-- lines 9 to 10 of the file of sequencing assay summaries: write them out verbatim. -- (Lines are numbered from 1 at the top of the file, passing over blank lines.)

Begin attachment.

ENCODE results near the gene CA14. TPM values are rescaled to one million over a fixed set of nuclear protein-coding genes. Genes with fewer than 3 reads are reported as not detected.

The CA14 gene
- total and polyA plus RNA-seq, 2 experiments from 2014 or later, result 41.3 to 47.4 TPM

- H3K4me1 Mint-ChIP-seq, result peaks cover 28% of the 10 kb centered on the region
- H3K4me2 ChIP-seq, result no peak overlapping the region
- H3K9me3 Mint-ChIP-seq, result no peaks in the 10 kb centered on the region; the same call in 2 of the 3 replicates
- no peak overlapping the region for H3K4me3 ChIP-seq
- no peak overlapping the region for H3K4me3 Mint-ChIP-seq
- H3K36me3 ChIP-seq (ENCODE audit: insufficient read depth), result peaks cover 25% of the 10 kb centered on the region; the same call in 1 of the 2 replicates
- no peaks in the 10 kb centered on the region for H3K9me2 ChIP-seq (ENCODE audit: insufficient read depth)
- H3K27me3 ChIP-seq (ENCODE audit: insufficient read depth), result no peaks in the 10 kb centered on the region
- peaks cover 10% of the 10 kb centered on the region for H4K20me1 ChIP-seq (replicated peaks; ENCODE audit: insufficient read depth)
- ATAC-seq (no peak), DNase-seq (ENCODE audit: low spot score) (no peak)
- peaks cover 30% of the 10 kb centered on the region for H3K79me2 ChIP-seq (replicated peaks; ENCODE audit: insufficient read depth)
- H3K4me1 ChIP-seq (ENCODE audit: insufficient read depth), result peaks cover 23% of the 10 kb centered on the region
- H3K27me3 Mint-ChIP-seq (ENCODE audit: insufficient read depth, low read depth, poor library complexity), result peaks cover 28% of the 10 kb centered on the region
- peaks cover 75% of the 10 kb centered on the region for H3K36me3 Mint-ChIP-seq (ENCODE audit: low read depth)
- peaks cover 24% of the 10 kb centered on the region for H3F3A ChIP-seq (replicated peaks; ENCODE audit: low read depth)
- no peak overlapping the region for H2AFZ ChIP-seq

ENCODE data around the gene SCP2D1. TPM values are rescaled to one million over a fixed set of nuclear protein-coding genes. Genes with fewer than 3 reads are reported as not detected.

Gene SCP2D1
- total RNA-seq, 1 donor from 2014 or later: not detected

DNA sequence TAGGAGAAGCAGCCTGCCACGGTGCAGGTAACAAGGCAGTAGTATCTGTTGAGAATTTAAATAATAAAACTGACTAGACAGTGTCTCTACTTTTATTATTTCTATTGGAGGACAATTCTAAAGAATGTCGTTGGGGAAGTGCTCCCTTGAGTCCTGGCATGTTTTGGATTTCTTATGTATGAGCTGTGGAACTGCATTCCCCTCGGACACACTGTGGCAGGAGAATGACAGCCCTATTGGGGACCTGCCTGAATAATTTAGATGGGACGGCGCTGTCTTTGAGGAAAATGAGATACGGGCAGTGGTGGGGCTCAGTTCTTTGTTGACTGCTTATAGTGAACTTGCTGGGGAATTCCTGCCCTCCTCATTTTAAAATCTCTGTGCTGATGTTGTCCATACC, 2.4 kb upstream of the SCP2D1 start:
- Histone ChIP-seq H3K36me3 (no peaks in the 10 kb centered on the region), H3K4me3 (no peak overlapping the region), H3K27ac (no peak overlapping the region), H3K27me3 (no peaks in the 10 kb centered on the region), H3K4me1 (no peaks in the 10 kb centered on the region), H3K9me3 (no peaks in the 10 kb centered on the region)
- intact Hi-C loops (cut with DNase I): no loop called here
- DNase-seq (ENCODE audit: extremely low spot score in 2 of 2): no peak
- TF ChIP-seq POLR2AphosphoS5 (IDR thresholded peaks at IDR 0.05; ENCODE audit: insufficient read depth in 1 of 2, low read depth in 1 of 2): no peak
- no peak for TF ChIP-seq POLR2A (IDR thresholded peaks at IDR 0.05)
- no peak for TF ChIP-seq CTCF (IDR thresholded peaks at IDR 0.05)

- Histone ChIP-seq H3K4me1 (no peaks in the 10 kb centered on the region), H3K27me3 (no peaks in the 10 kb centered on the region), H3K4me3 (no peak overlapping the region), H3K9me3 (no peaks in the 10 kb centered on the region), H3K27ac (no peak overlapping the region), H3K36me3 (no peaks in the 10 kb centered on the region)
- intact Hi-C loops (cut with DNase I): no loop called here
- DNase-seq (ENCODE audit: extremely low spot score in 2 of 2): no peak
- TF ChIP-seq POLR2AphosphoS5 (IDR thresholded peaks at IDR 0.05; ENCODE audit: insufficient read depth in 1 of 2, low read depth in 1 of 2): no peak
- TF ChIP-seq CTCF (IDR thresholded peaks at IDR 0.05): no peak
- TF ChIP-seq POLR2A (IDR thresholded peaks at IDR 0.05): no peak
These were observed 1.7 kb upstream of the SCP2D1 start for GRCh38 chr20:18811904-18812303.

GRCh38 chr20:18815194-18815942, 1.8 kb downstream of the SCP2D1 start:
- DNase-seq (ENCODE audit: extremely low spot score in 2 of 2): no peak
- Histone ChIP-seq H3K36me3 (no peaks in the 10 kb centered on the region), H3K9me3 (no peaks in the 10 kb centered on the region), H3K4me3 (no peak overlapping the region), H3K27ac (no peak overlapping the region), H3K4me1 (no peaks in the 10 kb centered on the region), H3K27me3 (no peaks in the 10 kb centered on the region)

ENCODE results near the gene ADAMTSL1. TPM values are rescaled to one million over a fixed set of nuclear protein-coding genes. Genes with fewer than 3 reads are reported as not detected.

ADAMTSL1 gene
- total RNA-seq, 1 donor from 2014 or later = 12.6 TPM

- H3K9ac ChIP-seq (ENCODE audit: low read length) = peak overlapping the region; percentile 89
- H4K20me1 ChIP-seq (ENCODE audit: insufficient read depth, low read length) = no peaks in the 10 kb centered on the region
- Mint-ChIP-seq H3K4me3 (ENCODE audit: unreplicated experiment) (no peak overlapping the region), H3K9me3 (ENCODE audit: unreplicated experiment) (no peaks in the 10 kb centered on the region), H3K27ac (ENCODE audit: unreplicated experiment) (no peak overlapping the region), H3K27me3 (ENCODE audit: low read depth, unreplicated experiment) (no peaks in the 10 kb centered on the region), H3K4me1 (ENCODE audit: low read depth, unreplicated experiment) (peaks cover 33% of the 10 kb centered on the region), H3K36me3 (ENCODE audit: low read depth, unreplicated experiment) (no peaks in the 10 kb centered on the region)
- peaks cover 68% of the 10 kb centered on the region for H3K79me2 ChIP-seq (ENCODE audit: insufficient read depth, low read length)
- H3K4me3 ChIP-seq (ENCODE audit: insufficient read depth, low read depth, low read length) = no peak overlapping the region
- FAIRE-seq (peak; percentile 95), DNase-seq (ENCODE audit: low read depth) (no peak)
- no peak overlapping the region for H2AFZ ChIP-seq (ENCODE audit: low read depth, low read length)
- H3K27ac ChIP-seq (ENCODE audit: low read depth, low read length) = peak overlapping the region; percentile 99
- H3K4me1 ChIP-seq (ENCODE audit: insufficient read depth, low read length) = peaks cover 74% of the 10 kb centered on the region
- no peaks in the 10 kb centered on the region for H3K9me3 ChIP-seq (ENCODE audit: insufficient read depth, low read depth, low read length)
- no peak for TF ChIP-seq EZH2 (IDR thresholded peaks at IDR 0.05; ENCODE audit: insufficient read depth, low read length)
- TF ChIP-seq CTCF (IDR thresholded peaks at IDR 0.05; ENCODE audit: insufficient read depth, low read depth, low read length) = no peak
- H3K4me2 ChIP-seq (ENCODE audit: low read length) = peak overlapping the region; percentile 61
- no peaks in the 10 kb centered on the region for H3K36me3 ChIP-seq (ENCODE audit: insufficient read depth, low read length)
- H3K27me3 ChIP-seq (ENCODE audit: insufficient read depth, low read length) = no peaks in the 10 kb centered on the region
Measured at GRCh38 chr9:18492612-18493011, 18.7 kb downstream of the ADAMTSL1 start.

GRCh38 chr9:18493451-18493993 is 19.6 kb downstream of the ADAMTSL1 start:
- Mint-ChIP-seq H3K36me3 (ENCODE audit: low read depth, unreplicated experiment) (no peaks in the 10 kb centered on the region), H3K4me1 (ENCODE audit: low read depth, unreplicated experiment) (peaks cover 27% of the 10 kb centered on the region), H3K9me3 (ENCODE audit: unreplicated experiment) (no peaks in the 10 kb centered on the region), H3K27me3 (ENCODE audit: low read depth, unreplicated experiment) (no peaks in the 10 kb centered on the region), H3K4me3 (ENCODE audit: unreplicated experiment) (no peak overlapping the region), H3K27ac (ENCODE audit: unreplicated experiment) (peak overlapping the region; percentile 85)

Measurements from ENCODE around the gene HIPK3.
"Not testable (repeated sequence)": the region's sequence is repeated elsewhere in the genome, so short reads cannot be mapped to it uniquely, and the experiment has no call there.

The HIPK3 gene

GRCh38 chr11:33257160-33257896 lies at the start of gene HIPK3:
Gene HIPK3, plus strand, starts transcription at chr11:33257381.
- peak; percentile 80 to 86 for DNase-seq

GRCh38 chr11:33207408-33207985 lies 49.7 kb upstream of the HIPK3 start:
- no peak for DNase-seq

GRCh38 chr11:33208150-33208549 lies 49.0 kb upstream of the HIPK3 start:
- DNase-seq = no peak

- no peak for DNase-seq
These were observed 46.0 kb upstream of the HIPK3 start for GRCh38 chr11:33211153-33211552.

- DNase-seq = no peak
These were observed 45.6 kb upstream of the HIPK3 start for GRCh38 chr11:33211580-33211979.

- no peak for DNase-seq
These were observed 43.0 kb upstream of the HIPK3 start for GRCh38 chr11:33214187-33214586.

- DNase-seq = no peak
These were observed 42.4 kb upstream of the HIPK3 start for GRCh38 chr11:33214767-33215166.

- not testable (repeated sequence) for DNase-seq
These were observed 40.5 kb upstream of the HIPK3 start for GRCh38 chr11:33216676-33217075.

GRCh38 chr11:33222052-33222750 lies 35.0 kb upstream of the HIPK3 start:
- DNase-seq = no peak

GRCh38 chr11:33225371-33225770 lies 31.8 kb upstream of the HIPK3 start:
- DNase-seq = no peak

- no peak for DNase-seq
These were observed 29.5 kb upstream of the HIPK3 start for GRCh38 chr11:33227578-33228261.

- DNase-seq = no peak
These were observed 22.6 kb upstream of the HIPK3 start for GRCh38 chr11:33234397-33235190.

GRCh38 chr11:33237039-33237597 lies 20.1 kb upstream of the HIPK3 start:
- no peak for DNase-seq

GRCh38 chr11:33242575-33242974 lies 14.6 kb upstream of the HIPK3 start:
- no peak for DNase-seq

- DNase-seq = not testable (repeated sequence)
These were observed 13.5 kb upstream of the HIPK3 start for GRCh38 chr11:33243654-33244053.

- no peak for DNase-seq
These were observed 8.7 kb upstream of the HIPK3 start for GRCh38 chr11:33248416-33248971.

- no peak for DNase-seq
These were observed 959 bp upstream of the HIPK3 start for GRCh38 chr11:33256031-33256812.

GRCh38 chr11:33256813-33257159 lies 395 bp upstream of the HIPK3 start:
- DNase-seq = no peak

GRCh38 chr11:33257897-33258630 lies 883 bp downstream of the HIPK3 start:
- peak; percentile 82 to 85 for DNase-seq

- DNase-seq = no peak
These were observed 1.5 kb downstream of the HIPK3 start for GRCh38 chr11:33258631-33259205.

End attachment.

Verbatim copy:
- H3K36me3 ChIP-seq (ENCODE audit: insufficient read depth), result peaks cover 25% of the 10 kb centered on the region; the same call in 1 of the 2 replicates
- no peaks in the 10 kb centered on the region for H3K9me2 ChIP-seq (ENCODE audit: insufficient read depth)